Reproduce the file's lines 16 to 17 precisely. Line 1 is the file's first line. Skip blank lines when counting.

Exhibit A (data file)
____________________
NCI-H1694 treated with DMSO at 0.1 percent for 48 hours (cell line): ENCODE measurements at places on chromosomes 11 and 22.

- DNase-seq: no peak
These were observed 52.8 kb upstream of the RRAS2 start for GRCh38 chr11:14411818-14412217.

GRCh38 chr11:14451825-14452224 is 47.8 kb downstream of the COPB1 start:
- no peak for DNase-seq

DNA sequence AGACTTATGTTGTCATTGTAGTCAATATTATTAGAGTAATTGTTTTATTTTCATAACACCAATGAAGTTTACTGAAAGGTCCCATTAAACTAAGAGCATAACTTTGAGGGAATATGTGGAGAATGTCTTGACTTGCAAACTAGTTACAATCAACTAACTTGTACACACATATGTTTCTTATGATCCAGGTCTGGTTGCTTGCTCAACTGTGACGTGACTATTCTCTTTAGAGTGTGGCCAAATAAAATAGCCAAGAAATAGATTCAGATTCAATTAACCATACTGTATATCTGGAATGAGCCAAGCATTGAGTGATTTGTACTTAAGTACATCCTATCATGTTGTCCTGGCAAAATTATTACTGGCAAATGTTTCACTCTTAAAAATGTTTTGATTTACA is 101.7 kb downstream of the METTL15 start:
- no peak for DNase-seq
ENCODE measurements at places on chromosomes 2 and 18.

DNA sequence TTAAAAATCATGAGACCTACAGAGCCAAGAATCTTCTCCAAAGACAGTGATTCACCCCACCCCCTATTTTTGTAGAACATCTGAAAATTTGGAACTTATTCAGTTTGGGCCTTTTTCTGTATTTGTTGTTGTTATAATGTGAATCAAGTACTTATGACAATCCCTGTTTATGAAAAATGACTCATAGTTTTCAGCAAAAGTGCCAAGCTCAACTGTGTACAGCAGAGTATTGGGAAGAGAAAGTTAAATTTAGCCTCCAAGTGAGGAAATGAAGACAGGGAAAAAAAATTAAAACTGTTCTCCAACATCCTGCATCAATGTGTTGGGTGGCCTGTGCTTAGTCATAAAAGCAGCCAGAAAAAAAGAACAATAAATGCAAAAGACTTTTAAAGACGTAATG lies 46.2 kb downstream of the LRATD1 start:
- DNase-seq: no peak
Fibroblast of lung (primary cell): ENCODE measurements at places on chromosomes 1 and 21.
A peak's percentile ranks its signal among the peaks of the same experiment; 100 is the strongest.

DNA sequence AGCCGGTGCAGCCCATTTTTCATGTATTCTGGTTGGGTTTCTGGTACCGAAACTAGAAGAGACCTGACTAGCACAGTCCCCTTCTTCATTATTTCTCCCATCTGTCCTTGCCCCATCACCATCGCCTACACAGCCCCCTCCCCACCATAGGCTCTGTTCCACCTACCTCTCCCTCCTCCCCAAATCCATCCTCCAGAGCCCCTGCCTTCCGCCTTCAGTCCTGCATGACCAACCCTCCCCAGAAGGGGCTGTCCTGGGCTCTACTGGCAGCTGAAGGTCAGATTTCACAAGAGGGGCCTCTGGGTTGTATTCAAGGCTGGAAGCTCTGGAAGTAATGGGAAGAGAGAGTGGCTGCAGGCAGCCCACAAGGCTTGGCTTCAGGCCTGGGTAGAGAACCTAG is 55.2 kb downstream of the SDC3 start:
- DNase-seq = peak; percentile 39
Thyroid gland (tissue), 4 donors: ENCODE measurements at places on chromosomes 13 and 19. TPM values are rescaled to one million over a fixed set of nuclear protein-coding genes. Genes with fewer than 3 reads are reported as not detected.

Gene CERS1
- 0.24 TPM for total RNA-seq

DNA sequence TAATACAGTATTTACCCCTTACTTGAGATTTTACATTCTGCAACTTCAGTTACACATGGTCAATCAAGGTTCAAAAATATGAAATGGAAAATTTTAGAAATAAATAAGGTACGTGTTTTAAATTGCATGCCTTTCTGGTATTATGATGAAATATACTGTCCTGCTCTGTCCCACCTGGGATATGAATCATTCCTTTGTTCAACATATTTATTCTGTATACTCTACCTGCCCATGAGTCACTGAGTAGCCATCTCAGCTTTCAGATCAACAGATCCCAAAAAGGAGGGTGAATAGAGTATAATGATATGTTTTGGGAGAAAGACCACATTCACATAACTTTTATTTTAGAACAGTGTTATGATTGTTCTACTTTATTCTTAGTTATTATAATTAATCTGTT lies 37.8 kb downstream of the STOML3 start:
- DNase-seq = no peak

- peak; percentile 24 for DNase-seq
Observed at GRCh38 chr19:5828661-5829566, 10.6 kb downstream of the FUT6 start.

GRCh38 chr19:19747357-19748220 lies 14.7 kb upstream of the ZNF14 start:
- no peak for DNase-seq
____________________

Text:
Gene CERS1
- 0.24 TPM for total RNA-seq